NEWS
By Robert Guy Matthews and Robert Guy Matthews,SUN STAFF Sun staff writer Eric Siegel contributed to this article | June 4, 1997
Hoping to trump City Council members who want to increase the piggyback tax to prevent the closing of recreation centers, Council President Lawrence A. Bell III is proposing a 2 percent across-the-board cut to the biggest municipal agencies.The housing, public works, law and finance departments are on Bell's hit list."We are looking at up to a 2 percent cut," Bell said last night. "We believe that is preferable to these targeted, draconian cuts."To help balance the proposed $2.4 billion budget for the 1998 fiscal year, Mayor Kurt L. Schmoke is proposing unprecedented cuts of 17 percent to recreation, which would force the closing of several centers, and 50 percent in aid to cultural institutions.
NEWS
By Gerard Shields and Gerard Shields,SUN STAFF | October 20, 2000
Despite early City Council concerns about his nomination as director of recreation and parks, Marvin F. Billups Jr. sailed through his confirmation hearing last night, pledging to restore city parks and playgrounds to national prominence. If Mayor Martin O'Malley's nominee is approved by the full council Monday, Billups will inherit a park system that even advocates say is in dire shape. Billups, 58, a division chief in Prince George's County for the Maryland-National Capital Park and Planning Commission, faces the tasks of restoring several deteriorating recreation centers from dangerous conditions and trying to enhance a once-prominent park system that a national study recently said had declined.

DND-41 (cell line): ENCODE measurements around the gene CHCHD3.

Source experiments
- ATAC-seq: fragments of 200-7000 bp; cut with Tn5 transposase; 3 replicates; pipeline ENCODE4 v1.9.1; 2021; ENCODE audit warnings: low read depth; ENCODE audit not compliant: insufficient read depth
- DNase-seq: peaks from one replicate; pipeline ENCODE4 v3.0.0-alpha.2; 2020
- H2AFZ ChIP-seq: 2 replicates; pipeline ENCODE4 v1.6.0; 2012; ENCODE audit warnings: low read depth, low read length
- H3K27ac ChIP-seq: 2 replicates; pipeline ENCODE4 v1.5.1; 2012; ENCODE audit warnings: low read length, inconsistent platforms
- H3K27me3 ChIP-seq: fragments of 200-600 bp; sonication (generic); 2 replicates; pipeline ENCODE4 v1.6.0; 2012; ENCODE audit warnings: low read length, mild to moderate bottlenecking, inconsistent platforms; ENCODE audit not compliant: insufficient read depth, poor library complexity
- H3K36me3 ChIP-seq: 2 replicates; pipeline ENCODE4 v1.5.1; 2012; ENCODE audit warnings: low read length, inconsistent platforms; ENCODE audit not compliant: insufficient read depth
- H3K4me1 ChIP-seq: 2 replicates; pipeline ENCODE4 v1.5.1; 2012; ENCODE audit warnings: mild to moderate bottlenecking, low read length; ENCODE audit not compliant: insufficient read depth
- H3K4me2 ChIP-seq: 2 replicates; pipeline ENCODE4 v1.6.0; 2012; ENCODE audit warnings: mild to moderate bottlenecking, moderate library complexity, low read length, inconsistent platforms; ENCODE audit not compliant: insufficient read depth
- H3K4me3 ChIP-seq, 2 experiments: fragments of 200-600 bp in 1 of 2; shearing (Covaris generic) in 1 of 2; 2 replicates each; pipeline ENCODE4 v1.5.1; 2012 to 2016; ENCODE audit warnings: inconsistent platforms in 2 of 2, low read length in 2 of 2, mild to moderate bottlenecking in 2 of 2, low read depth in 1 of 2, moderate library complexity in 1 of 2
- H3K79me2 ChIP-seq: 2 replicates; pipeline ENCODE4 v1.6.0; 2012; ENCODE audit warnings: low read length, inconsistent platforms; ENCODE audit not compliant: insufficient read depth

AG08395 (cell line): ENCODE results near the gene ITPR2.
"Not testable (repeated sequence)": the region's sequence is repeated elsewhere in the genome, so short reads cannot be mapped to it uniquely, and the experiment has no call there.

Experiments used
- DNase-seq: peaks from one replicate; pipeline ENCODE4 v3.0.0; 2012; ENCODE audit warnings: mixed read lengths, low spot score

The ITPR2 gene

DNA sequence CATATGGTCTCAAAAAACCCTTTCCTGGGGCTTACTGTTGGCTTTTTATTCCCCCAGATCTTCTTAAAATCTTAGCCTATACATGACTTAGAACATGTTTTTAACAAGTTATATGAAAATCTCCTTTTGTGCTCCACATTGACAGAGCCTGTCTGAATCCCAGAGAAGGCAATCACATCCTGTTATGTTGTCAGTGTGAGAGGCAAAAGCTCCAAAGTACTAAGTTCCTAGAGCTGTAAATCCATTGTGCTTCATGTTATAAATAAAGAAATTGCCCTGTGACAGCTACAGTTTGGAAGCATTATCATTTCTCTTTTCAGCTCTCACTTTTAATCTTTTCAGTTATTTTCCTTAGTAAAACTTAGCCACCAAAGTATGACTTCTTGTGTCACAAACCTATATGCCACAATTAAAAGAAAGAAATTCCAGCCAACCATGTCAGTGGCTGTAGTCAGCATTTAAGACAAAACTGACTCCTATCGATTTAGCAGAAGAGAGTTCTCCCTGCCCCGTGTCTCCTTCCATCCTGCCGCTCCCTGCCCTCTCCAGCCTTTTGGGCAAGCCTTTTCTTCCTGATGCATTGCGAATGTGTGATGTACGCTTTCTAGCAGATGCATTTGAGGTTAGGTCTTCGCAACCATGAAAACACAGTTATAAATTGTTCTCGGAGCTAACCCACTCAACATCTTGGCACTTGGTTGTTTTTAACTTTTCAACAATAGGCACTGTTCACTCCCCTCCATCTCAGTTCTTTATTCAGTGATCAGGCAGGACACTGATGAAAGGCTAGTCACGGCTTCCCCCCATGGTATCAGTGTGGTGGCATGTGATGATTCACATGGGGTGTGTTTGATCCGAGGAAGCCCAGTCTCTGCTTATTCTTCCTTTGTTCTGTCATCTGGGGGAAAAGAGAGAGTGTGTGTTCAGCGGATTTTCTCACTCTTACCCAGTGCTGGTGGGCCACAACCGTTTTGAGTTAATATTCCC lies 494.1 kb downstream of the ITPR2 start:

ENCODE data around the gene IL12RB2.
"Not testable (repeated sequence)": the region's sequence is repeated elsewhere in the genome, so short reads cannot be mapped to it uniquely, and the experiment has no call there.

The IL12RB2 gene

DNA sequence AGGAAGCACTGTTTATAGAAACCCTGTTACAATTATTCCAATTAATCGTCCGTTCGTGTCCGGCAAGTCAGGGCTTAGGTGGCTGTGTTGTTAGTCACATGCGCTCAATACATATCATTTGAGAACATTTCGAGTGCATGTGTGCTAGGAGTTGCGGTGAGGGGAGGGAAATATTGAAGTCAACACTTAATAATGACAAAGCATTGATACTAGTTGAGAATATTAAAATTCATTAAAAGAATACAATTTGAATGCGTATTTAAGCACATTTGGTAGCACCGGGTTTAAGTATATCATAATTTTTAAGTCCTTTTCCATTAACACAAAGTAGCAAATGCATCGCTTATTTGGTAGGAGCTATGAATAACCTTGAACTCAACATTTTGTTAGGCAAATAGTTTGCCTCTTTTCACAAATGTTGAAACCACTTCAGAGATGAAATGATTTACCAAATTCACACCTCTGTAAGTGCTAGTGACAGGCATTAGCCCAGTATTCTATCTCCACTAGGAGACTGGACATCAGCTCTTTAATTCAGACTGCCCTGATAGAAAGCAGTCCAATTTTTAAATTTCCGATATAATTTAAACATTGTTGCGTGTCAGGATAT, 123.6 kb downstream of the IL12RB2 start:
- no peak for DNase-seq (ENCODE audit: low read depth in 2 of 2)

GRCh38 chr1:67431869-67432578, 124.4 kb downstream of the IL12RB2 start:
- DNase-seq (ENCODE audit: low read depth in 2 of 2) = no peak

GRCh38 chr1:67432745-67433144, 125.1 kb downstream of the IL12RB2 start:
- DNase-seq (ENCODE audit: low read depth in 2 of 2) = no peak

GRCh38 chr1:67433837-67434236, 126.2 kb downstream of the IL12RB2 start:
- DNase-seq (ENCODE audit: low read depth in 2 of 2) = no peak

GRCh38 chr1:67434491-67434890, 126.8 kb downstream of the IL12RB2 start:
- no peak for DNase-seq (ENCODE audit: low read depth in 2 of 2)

NEWS
By Julie Scharper The Baltimore Sun | April 13, 2010
A former Montgomery County recreation official will take the reins at the city's beleaguered Recreation and Parks department, officials announced Tuesday. Gregory A. Bayor, who oversaw special events and cultural programs for Montgomery County for over a decade, was appointed permanent director of the city's recreation and parks department by Mayor Stephanie C. Rawlings-Blake. Bayor, who starts immediately, will be charged with improving programming and crafting a strategic plan for the department, which came under fire for a lack of leadership and transparency by a volunteer transition team appointed by Rawlings-Blake.
NEWS
By Harold Jackson and Harold Jackson,Sun Staff Writer | May 19, 1995
Some of the Baltimore neighborhoods most in need of good recreation center programs to keep young people off the street also seem to be the least likely to have them.Donna Hooper knows all about the contradiction.For eight years, she was director of Farring-Baybrook Recreation Center in the Brooklyn Homes housing project. Since September, she has been director of the Mount Royal center in middle-class Bolton Hill."I've seen the worst and the best," Ms. Hooper said. "Most of our clients at Farring-Baybrook were in public housing.